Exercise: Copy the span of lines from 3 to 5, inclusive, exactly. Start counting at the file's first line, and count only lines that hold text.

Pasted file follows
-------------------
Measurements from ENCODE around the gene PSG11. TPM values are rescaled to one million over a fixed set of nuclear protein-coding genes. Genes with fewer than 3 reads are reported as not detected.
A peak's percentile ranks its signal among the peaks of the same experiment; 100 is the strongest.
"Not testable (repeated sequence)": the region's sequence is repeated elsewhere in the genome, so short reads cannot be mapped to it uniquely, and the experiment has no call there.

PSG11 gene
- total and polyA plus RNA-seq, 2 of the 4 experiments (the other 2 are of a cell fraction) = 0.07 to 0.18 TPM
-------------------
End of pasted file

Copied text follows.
"Not testable (repeated sequence)": the region's sequence is repeated elsewhere in the genome, so short reads cannot be mapped to it uniquely, and the experiment has no call there.

PSG11 gene
- total and polyA plus RNA-seq, 2 of the 4 experiments (the other 2 are of a cell fraction) = 0.07 to 0.18 TPM